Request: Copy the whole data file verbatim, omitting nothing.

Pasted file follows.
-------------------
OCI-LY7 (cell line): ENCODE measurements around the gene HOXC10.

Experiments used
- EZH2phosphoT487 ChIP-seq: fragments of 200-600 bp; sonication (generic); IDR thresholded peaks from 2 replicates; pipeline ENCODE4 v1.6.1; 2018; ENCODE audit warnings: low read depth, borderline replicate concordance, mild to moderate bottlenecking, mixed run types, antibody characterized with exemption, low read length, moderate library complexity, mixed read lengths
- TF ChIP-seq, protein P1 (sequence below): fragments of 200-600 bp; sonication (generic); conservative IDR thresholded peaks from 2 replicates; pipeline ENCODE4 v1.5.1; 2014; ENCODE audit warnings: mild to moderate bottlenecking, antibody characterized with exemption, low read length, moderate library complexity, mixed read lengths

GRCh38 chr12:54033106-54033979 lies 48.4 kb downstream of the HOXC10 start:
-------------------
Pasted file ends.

OCI-LY7 (cell line): ENCODE measurements around the gene HOXC10.

Experiments used
- EZH2phosphoT487 ChIP-seq: fragments of 200-600 bp; sonication (generic); IDR thresholded peaks from 2 replicates; pipeline ENCODE4 v1.6.1; 2018; ENCODE audit warnings: low read depth, borderline replicate concordance, mild to moderate bottlenecking, mixed run types, antibody characterized with exemption, low read length, moderate library complexity, mixed read lengths
- TF ChIP-seq, protein P1 (sequence below): fragments of 200-600 bp; sonication (generic); conservative IDR thresholded peaks from 2 replicates; pipeline ENCODE4 v1.5.1; 2014; ENCODE audit warnings: mild to moderate bottlenecking, antibody characterized with exemption, low read length, moderate library complexity, mixed read lengths

GRCh38 chr12:54033106-54033979 lies 48.4 kb downstream of the HOXC10 start: